Support our mission
President Joe Biden walks to the Oval Office of the White House after stepping off Marine One, Thursday, Feb. 17, 2022, in Washington. Biden is returning to Washington after traveling to Ohio to promote his infrastructure agenda.

President Joe Biden walks to the Oval Office of the White House after stepping off Marine One, Thursday, Feb. 17, 2022, in Washington. Biden is returning to Washington after traveling to Ohio to promote his infrastructure agenda. (Patrick Semansky/AP)

President Joe Biden will hold talks with other Western leaders Friday about the Ukraine crisis, as 11th-hour efforts to prevent a Russian attack continue against the grim backdrop of widespread shelling in eastern Ukraine and Moscow’s continued troop buildup at the border.

The fear of an imminent assault rose Friday when the Russian-backed leader of a separatist-controlled area of eastern Ukraine said officials there were launching a mass evacuation of civilians into neighboring Russia, citing the threat of military action by Ukrainian troops. He said the evacuation was “by agreement” with Russian leadership.

But confusion surrounded the announcement by Denis Pushilin, head of the self-proclaimed Donetsk People’s Republic in Ukraine’s Donbas region. Kremlin spokesman Dmitry Peskov said he had “no information about what is happening.”

Any such evacuation would be particularly worrying because of fears it could be used by Moscow as a pretext to launch an attack as a response to purported Ukrainian military aggression.

The White House will host a call with top officials - including French President Emmanuel Macron, German Chancellor Olaf Scholz and British Prime Minister Boris Johnson - during which the Kremlin’s military buildup will be discussed. Biden told reporters Thursday that the threat of a renewed invasion remains “very high” and that a Russian attack could happen in the “next several days.”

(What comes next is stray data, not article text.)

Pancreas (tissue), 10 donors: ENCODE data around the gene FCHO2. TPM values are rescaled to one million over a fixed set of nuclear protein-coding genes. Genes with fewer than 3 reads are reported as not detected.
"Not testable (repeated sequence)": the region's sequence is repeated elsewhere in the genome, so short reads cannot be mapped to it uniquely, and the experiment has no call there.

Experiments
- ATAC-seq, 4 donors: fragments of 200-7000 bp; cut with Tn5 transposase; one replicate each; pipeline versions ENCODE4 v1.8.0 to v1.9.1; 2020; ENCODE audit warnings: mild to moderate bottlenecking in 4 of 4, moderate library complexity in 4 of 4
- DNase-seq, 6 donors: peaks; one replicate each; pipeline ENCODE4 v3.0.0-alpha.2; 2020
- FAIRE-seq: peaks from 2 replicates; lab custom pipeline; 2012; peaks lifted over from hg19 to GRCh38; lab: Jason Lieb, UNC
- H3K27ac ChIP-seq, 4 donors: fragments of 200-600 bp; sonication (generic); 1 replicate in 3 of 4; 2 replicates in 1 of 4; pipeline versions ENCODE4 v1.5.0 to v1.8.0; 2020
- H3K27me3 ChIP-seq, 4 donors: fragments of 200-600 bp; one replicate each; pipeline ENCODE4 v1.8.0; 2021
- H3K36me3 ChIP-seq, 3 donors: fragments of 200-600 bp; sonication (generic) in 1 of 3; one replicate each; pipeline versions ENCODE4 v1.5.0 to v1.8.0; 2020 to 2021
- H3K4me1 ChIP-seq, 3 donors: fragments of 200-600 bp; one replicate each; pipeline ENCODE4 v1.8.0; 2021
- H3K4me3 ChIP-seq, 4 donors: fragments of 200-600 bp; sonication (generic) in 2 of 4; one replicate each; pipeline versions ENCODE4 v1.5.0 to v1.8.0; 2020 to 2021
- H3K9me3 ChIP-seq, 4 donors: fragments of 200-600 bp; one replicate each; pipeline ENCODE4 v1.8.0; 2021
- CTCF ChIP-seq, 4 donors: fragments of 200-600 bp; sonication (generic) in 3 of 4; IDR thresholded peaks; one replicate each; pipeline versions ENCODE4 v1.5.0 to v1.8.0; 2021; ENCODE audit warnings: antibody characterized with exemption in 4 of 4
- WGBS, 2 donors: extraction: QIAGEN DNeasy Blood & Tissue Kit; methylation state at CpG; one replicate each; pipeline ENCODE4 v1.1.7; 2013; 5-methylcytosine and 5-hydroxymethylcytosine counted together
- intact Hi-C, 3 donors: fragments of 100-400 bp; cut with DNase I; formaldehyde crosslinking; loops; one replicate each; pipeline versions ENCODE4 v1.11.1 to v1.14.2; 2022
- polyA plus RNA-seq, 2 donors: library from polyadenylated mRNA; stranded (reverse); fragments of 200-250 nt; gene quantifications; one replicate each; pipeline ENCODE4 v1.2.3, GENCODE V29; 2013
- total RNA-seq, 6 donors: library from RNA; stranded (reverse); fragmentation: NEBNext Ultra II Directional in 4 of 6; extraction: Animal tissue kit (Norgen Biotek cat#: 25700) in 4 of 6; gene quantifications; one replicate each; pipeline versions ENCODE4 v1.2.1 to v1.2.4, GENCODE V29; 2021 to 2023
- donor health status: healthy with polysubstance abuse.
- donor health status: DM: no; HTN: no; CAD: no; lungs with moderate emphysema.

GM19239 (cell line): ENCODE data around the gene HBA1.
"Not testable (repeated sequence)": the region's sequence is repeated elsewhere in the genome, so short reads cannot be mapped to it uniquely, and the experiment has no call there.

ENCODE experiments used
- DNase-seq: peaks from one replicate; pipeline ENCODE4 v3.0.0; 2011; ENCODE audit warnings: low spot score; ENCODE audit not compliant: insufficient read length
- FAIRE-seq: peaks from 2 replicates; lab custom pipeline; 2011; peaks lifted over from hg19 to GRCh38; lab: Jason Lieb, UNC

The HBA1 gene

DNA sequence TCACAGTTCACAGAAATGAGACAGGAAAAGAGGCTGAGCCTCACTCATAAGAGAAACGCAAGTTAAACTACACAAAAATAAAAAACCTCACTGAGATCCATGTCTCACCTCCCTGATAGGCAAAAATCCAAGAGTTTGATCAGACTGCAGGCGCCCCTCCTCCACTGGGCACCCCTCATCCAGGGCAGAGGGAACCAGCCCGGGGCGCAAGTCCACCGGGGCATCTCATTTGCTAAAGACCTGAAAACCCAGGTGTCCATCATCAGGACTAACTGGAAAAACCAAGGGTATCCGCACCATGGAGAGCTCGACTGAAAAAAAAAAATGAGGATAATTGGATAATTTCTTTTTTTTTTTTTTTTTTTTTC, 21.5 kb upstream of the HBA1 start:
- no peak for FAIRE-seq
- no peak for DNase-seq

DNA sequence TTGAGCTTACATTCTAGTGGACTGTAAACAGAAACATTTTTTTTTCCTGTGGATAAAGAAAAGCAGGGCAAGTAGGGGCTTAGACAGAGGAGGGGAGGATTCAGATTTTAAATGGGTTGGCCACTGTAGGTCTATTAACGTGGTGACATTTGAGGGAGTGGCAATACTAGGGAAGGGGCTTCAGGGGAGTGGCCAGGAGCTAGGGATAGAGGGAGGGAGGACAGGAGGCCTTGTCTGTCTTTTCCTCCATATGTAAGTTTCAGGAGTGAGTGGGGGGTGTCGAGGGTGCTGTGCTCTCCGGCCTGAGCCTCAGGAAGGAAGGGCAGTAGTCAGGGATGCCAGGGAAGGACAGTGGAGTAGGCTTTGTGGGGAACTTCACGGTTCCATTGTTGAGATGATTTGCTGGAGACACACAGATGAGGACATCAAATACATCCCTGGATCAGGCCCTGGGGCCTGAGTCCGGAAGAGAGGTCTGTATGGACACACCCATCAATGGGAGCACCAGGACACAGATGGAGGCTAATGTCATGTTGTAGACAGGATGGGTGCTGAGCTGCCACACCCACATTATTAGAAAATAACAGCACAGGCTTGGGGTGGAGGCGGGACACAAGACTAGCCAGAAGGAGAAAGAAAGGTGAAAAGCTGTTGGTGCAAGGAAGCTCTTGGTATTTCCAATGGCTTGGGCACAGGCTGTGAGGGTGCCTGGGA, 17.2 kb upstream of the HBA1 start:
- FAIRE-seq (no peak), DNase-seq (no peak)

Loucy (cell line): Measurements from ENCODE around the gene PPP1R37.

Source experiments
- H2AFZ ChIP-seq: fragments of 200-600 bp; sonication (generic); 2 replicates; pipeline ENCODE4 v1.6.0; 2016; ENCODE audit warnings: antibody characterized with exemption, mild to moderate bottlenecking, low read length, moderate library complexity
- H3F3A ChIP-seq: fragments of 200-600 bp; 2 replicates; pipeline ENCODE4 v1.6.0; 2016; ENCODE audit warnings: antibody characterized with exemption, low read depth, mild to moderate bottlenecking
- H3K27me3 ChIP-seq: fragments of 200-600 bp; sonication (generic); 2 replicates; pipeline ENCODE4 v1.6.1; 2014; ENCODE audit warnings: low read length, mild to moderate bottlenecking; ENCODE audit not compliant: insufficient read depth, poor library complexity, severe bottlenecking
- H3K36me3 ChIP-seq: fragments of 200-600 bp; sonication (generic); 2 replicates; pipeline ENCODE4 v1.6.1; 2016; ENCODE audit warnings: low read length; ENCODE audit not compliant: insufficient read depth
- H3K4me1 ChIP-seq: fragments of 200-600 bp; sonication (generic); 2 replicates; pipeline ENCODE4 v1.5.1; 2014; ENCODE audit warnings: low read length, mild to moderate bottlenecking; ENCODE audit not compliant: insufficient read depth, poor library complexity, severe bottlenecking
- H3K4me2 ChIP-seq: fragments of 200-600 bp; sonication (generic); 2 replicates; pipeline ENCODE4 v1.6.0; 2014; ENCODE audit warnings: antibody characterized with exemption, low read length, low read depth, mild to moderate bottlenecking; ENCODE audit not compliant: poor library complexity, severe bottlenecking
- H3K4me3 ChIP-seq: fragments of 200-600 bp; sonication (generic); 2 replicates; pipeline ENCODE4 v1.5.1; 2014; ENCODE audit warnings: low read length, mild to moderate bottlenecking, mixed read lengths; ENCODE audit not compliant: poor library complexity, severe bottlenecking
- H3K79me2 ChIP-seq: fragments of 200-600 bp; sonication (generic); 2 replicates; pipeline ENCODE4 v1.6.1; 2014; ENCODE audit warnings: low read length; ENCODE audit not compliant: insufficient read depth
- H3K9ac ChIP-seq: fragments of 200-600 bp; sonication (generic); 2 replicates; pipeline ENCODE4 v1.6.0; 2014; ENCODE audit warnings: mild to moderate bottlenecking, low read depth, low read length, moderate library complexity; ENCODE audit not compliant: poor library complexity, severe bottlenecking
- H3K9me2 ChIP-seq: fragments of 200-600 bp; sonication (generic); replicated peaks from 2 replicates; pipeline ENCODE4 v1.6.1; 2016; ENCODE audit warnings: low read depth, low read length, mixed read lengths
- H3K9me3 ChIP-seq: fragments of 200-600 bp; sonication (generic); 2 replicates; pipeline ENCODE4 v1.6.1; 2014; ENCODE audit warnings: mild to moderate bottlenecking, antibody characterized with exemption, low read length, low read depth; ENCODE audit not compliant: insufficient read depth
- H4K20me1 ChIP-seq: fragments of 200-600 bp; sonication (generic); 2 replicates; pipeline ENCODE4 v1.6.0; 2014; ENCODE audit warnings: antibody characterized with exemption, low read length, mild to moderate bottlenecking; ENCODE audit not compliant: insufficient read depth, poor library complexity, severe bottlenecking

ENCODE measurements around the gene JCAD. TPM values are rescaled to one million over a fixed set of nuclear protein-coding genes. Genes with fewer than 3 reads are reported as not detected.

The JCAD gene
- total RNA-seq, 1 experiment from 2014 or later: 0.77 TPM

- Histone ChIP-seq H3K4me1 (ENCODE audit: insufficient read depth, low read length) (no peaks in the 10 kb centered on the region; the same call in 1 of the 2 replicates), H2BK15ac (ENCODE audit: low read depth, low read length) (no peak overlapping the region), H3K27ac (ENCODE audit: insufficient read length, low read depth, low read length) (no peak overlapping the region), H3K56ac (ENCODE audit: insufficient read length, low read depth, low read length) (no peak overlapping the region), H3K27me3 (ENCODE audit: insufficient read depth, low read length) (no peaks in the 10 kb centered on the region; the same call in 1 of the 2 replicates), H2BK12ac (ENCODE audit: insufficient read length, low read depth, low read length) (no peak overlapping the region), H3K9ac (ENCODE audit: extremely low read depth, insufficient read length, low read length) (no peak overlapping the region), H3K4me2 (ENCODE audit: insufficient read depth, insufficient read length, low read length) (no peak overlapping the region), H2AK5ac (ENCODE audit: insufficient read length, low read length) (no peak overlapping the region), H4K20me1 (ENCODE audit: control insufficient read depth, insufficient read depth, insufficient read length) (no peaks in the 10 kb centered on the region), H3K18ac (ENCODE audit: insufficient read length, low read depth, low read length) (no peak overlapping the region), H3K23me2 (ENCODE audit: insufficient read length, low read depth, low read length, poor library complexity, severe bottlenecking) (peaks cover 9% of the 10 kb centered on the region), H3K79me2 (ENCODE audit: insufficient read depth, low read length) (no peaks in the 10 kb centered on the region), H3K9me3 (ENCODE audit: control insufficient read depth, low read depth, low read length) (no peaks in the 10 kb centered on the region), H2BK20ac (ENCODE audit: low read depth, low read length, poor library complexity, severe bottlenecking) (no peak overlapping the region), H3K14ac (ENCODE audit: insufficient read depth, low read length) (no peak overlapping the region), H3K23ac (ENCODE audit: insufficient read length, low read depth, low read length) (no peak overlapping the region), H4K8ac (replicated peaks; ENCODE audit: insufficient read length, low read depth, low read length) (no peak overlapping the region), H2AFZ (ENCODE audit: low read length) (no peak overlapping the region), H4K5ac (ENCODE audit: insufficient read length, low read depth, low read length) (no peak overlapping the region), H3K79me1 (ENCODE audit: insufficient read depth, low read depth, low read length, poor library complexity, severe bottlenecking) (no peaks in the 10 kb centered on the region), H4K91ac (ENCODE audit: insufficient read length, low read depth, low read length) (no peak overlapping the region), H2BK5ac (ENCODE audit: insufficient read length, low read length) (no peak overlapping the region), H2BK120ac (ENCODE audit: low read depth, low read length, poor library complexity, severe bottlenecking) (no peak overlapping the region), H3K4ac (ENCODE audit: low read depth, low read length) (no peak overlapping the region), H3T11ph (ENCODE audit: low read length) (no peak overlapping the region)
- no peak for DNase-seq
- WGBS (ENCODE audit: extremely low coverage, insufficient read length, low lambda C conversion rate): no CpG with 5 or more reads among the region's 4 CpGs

Vice President Kamala Harris, in Munich for a major security conference, met with NATO Secretary General Jens Stoltenberg and representatives of NATO’s three Baltic states and was set to confer with Ukraine’s president, Volodymyr Zelensky. Secretary of State Antony Blinken agreed to meet Russian Foreign Minister Sergei Lavrov next week under the condition that Moscow refrains from attacking Ukraine.

The United States asserted Friday that Russia has “probably” massed as many as 190,000 personnel in and near Ukraine, a significant jump from an estimate of 100,000 on Jan. 30.

The assessment was included in a statement by the U.S. mission to the Organization for Security and Cooperation in Europe.

“[T]his is the most significant military mobilization in Europe since the Second World War,” said the statement, as delivered by U.S. Ambassador Michael Carpenter.

According to the statement, the United States believes Russia has amassed between 169,000 and 190,000 military personnel in and near Ukraine.

“This estimate includes military troops along the border, in Belarus, and in occupied Crimea; Russian National Guard and other internal security units deployed to these areas; and Russian-led forces in eastern Ukraine,” the statement said. “While Russia has sought to downplay or deceive the world about their ground and air preparations, the Russian military has publicized its large-scale naval exercises in the Black Sea, Baltic Sea and the Arctic.”